University of Nebraska working to tackle workforce shortage, President Carter says

LINCOLN, Neb. (KLKN) – University of Nebraska President Ted Carter released an op-ed Wednesday discussing workforce needs in Nebraska.

Despite record unemployment in Nebraska, Carter said the state is in need of trained professionals – including nurses, doctors, teachers, engineers and entrepreneurs.

Brain drain, when highly trained professionals leave Nebraska, is a problem the state has faced for over a decade.

“We continue to lose too many of our best and brightest, and too many Nebraskans have not completed postsecondary credentials that would help them advance in the workforce,” Carter wrote. “There is high demand for innovations in areas like agriculture, medicine and national defense that will keep Nebraskans safe and healthy.”

In response to these problems, the university has taken additional steps since its tuition freeze in 2020 and the launch of the Nebraska Promise program.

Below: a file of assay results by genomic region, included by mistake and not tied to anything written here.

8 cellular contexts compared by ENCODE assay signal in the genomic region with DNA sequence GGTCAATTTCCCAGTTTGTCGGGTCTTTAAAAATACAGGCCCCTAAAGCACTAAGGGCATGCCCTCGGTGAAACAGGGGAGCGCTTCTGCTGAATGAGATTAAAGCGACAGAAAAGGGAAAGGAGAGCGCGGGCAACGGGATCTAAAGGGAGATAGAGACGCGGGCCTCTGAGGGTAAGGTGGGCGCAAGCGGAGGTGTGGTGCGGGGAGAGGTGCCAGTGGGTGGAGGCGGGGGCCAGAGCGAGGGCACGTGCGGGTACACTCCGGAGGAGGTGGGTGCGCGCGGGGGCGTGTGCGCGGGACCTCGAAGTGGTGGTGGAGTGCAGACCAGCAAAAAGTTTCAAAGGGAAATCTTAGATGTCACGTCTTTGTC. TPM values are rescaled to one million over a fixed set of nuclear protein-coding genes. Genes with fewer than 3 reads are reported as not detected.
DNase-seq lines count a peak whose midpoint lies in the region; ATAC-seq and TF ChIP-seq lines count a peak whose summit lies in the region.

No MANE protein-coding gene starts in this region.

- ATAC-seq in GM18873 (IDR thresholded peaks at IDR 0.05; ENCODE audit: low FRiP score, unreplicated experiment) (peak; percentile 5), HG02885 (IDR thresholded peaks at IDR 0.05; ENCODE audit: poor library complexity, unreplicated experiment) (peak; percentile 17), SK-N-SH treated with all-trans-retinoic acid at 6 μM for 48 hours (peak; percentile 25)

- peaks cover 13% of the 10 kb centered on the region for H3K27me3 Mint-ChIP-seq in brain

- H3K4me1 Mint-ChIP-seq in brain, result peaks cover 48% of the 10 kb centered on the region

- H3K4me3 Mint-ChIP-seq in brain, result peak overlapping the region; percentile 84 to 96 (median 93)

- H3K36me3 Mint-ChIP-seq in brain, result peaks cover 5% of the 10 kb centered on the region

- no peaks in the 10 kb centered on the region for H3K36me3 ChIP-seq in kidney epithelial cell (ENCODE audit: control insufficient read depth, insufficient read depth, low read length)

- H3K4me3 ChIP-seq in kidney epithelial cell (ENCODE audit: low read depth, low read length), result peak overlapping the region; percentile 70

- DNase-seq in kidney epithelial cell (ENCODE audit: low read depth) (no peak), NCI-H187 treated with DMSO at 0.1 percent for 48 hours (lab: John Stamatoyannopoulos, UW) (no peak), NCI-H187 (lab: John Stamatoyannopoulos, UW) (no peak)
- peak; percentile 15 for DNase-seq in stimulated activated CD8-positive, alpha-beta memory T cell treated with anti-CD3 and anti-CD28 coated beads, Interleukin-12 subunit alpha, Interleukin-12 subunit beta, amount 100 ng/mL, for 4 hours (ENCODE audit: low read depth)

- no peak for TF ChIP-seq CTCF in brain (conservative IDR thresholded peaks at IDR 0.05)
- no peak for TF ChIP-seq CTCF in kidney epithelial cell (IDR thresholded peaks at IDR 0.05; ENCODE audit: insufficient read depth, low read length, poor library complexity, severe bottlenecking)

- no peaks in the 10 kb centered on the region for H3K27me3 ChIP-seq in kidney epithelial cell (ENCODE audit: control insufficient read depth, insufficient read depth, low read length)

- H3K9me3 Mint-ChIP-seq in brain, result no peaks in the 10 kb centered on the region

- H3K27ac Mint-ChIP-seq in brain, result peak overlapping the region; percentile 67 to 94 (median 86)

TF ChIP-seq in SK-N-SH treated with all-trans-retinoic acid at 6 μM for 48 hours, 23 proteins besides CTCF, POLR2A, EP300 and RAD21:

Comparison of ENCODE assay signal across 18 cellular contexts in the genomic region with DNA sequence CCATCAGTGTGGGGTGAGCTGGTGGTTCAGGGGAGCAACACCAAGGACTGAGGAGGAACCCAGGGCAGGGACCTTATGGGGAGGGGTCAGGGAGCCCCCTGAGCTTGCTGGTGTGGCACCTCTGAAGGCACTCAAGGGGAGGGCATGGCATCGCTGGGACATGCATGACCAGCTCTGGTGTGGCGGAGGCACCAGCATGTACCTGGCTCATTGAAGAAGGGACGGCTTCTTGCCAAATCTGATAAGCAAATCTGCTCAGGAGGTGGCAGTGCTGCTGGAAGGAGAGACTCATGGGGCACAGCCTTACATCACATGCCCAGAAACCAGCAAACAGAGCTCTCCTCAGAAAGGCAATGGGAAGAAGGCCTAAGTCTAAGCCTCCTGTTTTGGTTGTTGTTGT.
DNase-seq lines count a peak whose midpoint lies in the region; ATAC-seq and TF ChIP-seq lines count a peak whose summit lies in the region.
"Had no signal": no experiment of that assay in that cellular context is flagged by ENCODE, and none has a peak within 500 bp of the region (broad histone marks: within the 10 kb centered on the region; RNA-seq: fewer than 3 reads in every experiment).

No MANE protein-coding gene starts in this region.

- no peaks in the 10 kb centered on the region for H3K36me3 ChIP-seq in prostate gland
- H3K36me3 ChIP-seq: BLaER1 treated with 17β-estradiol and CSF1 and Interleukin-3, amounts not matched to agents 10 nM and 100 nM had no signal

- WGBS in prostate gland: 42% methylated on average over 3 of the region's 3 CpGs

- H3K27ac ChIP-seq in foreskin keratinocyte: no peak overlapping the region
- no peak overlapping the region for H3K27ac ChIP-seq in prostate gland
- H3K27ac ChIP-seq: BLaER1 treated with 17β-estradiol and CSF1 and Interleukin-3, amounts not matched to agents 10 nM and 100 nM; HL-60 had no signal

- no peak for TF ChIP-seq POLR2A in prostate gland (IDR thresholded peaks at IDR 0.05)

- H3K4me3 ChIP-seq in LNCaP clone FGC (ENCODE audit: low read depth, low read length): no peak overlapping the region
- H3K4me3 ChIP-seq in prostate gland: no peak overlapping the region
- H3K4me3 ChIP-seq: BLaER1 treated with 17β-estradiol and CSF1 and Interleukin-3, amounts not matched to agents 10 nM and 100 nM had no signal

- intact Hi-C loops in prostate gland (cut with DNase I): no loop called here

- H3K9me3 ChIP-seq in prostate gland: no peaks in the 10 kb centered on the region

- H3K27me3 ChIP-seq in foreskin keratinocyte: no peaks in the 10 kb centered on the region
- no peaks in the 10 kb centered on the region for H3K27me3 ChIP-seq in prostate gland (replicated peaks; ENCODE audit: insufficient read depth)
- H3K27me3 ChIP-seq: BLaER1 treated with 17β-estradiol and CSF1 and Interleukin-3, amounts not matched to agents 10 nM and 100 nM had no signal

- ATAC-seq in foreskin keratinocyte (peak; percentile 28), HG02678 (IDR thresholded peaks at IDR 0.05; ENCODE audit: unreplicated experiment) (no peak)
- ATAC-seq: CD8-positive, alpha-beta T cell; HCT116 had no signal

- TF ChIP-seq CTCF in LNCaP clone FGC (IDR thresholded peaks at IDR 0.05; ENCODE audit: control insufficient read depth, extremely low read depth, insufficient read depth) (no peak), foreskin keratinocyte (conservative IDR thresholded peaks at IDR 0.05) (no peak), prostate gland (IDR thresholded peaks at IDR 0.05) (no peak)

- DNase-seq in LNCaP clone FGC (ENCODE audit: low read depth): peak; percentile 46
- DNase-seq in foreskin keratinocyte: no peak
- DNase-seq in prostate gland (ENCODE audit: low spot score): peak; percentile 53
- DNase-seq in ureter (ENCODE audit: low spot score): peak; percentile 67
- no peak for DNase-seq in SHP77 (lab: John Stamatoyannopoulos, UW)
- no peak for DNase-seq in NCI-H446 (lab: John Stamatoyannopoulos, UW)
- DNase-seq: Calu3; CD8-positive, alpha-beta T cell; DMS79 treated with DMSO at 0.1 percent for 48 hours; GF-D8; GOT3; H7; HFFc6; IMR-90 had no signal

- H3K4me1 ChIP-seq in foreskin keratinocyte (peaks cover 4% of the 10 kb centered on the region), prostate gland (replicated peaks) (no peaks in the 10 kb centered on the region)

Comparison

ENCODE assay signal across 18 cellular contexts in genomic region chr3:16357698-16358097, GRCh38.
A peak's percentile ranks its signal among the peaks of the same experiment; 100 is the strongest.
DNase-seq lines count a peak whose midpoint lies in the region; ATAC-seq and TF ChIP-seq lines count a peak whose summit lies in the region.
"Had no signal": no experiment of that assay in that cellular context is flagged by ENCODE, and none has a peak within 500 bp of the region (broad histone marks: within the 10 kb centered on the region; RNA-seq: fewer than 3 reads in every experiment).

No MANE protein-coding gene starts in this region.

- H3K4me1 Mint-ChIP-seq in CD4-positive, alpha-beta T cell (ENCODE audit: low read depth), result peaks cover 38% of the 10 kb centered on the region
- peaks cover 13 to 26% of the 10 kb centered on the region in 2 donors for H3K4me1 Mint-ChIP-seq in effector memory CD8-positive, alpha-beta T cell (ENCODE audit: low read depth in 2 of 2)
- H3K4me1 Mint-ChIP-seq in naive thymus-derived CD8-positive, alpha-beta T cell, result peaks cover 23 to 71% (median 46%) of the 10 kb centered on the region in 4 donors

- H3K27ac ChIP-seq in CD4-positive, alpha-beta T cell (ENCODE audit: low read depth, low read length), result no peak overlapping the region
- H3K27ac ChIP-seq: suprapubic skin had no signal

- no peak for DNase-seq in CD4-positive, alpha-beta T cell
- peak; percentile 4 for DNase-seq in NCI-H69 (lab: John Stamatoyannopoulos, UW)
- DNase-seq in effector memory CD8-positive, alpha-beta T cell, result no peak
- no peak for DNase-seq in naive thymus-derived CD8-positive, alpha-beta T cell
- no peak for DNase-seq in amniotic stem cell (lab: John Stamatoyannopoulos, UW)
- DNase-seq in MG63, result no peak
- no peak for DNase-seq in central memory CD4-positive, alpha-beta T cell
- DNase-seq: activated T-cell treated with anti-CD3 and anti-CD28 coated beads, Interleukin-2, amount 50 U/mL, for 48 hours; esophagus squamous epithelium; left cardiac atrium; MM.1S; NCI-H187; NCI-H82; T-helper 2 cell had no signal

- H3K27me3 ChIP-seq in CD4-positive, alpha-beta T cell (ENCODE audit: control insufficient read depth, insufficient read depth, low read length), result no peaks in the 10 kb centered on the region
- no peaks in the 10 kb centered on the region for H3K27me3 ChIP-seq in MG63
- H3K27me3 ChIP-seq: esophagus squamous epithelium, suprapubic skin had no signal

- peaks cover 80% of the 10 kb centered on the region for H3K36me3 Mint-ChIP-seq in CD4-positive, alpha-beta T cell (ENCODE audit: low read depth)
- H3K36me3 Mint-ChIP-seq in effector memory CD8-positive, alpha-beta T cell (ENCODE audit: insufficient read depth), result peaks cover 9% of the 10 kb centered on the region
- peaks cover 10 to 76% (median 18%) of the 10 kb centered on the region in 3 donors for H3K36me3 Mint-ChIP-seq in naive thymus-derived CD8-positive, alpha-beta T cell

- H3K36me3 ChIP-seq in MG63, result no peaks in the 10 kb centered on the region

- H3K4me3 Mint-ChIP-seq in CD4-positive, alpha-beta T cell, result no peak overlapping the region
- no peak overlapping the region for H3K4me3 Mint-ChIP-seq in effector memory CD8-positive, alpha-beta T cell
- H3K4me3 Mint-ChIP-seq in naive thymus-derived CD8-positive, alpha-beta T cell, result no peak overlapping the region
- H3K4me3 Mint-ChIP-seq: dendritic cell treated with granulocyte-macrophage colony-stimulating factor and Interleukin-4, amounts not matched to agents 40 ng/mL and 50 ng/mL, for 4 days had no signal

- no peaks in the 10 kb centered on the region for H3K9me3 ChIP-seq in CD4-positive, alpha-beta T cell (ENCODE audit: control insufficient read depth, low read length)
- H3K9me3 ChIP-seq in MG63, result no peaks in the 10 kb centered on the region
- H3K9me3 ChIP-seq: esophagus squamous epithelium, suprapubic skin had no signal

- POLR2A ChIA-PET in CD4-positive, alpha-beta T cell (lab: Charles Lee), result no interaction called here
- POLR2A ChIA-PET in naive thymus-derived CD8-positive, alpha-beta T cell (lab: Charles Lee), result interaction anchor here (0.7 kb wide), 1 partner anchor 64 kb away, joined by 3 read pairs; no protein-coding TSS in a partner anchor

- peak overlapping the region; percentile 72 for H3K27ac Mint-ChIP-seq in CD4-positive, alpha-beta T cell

Carter said the university will continue maintaining an efficient budget while working with donors to create scholarships.

NU is also focused on guaranteeing internships and learning opportunities for students, as well as providing affordable digital course materials in place of textbooks.

“We have a chance to do even more to set ourselves apart from the field – and, working together, make Nebraska the place where every person wants to live, work and learn,” Carter wrote.

To read Carter’s full op-ed, you can visit the University of Nebraska’s website.

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